Saturday, June 16, 2012


Most Fire Departments divide their coverage areas in different ways.  The LAFD does it in a common military way. We start with Divisions. In each Division, we have several Battalions. In each Battalion, we have several Fire Stations.

After my probationary period ended, I was assigned to Fire Station 6 in Battalion 11.  Battalion 11 is also the general area in which I grew up.  I was assigned to Fire station 6, then 29, then 11, then 13, and finally at my current assignment, Fire Station 20.  Other than a total of about 27 months here and there, all of my time on the Department was in Battalion 11.

Today was my last day in Battalion 11.  I finally got a transfer out. If you've read my Blog, I wrote that my mother was bedridden and I took care of her. Working near her house and within the coverage boundaries of Fire Station 20 made it easier for me to care for her.

After she passed away this year, I decided to move on. This Battalion is busy, and I'm getting older. It's getting harder and harder to recover from all the calls we get at night. So I believe I chose a Station where I will not get beat up too much.

This past year, 2 other long time members of Fire Station 20 also left. One due to his retirement, and the other due to budget cuts.  Each of them signed their names on the underside of the dining bench with the time they got there, to the day they left.

I had to check on the date I got there. January 13, 2002.  Funny how numbers pop up in your life.  My mother passed away on January 13, 2012, 10 years later.

Thursday, June 14, 2012


On my Blog post dated November 22, 2009, I wrote about how a young girl died when she lost control of her car and crashed. There was one passenger in the car, and we never knew what became of her, whether she lived or died. She was conscious and talking, but you never know what happens after they go to the hospital.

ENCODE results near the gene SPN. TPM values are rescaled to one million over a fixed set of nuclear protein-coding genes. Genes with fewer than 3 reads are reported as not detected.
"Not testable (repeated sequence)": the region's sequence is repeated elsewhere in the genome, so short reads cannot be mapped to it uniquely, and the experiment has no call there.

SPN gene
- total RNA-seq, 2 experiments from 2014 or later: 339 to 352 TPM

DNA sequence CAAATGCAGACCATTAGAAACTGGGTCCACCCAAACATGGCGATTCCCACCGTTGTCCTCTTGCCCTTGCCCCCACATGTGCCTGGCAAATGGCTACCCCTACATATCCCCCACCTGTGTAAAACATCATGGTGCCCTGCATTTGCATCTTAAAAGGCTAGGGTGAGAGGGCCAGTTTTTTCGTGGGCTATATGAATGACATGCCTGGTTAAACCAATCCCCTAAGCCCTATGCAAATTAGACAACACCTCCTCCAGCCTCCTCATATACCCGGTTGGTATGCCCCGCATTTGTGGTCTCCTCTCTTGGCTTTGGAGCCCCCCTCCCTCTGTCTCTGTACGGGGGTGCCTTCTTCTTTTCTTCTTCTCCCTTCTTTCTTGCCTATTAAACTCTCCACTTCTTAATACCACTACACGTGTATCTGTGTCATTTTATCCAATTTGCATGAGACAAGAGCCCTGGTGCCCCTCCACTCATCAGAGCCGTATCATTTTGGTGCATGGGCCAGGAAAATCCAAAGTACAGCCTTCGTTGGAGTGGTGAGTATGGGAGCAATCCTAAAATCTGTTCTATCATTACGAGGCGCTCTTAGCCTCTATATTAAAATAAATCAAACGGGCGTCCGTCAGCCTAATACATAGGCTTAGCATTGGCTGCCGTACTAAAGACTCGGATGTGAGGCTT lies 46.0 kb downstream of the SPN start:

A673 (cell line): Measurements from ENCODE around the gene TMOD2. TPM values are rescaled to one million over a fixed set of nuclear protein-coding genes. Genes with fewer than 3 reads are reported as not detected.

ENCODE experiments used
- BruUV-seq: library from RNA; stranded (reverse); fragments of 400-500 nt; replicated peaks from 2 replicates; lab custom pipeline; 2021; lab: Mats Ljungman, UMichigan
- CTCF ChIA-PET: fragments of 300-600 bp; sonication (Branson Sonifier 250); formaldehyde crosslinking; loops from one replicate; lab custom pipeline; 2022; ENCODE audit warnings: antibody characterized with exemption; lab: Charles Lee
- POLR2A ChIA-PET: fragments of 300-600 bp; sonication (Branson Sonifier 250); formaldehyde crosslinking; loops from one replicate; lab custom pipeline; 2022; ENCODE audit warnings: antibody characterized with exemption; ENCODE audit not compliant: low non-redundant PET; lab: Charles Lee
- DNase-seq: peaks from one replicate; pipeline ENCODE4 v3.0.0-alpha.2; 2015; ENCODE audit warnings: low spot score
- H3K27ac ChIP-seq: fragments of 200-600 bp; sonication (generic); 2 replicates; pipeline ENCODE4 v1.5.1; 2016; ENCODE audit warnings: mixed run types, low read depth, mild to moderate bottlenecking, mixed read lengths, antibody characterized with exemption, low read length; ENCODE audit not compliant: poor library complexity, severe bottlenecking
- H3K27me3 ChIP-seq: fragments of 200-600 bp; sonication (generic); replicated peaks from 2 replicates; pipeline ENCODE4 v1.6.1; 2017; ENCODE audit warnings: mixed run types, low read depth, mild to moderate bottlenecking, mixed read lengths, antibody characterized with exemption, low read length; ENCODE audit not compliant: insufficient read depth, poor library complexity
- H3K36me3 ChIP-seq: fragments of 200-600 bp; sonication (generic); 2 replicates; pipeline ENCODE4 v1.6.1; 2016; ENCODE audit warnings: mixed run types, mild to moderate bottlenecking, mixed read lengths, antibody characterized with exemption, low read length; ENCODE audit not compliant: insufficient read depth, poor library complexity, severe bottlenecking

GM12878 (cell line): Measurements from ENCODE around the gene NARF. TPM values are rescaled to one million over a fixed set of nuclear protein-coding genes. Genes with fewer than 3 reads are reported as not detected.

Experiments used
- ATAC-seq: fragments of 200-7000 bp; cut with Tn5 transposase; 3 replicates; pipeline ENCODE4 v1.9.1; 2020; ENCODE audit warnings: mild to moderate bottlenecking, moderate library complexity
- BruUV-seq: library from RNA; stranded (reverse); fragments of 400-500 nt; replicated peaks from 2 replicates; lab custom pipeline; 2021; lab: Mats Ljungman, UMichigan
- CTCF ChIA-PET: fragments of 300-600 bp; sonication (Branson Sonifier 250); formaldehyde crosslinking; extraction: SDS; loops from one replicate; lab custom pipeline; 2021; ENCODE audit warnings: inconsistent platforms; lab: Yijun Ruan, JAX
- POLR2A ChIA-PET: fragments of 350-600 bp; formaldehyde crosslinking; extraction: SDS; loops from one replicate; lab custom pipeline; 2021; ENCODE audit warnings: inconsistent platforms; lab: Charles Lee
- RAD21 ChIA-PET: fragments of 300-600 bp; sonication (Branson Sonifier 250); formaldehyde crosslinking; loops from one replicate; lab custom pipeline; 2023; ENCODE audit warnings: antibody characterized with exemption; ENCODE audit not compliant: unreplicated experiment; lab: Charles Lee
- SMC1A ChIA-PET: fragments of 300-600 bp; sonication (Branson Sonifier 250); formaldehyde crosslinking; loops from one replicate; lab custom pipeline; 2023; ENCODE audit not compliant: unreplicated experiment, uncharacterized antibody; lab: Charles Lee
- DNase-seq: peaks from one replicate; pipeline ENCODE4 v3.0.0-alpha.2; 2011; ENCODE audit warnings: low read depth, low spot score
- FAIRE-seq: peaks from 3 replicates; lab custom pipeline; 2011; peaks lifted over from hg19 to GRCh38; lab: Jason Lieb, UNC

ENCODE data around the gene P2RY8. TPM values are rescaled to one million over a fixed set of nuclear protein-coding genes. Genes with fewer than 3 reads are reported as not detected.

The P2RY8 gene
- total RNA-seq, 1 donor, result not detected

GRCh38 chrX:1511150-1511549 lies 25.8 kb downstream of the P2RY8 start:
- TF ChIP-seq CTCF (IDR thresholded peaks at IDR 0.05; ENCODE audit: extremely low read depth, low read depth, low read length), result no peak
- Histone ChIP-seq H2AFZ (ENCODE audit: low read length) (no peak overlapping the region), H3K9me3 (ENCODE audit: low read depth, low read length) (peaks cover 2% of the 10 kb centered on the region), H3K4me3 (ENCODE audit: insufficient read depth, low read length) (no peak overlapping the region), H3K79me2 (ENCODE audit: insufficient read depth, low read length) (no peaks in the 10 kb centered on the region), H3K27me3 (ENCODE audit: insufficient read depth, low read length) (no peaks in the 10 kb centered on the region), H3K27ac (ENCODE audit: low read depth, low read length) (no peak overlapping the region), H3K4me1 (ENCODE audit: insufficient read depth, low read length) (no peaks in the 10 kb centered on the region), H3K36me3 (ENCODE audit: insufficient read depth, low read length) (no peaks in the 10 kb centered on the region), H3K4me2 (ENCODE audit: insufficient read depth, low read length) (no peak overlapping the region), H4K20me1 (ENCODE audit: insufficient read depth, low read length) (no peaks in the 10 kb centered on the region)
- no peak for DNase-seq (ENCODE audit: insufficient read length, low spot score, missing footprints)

Today must have been the driver's birthday or some other special day. Her cousin, family and or friends came by and had a candlelight vigil for her. I went over and told them that we were the ones who were first on scene and tried to save the people in the car. They asked me several questions about how she was when we found her. I told them that she looked peaceful, not in pain or shock, that she looked like she was sleeping with her eyes open. One of them said she often slept with her eyes open. 

I also told them that she probably died right then and did not suffer. They seemed relieved. I was told that her friend made it, though I did not ask her condition, if she had any on going physical issues or not. Her cousin cried while I spoke to her, and said this was the first time she has met anyone who was a first responder. I gave her a hug.

I think she felt some closure. In some ways, I did too.